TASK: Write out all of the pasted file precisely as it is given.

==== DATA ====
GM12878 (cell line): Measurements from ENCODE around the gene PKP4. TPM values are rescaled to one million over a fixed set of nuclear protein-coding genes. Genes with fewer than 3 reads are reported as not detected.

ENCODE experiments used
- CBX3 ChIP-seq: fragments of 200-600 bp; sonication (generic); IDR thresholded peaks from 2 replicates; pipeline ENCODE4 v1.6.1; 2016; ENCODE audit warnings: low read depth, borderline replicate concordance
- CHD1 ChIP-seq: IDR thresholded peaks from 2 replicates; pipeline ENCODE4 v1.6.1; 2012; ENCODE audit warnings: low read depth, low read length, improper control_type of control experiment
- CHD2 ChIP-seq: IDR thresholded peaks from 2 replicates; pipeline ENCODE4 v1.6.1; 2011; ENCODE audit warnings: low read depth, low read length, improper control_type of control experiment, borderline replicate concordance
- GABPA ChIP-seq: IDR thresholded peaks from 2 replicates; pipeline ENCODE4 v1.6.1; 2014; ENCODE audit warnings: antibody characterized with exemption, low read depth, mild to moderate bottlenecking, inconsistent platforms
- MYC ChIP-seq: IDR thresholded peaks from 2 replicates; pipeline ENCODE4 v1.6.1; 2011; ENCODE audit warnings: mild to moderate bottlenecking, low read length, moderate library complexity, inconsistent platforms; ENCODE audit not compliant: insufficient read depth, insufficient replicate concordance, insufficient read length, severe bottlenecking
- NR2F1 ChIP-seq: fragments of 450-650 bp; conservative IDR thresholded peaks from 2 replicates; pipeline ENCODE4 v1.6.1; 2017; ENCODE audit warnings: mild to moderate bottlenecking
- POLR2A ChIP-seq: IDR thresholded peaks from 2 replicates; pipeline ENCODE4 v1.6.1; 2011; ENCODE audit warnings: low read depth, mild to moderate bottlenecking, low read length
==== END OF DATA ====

GM12878 (cell line): Measurements from ENCODE around the gene PKP4. TPM values are rescaled to one million over a fixed set of nuclear protein-coding genes. Genes with fewer than 3 reads are reported as not detected.

ENCODE experiments used
- CBX3 ChIP-seq: fragments of 200-600 bp; sonication (generic); IDR thresholded peaks from 2 replicates; pipeline ENCODE4 v1.6.1; 2016; ENCODE audit warnings: low read depth, borderline replicate concordance
- CHD1 ChIP-seq: IDR thresholded peaks from 2 replicates; pipeline ENCODE4 v1.6.1; 2012; ENCODE audit warnings: low read depth, low read length, improper control_type of control experiment
- CHD2 ChIP-seq: IDR thresholded peaks from 2 replicates; pipeline ENCODE4 v1.6.1; 2011; ENCODE audit warnings: low read depth, low read length, improper control_type of control experiment, borderline replicate concordance
- GABPA ChIP-seq: IDR thresholded peaks from 2 replicates; pipeline ENCODE4 v1.6.1; 2014; ENCODE audit warnings: antibody characterized with exemption, low read depth, mild to moderate bottlenecking, inconsistent platforms
- MYC ChIP-seq: IDR thresholded peaks from 2 replicates; pipeline ENCODE4 v1.6.1; 2011; ENCODE audit warnings: mild to moderate bottlenecking, low read length, moderate library complexity, inconsistent platforms; ENCODE audit not compliant: insufficient read depth, insufficient replicate concordance, insufficient read length, severe bottlenecking
- NR2F1 ChIP-seq: fragments of 450-650 bp; conservative IDR thresholded peaks from 2 replicates; pipeline ENCODE4 v1.6.1; 2017; ENCODE audit warnings: mild to moderate bottlenecking
- POLR2A ChIP-seq: IDR thresholded peaks from 2 replicates; pipeline ENCODE4 v1.6.1; 2011; ENCODE audit warnings: low read depth, mild to moderate bottlenecking, low read length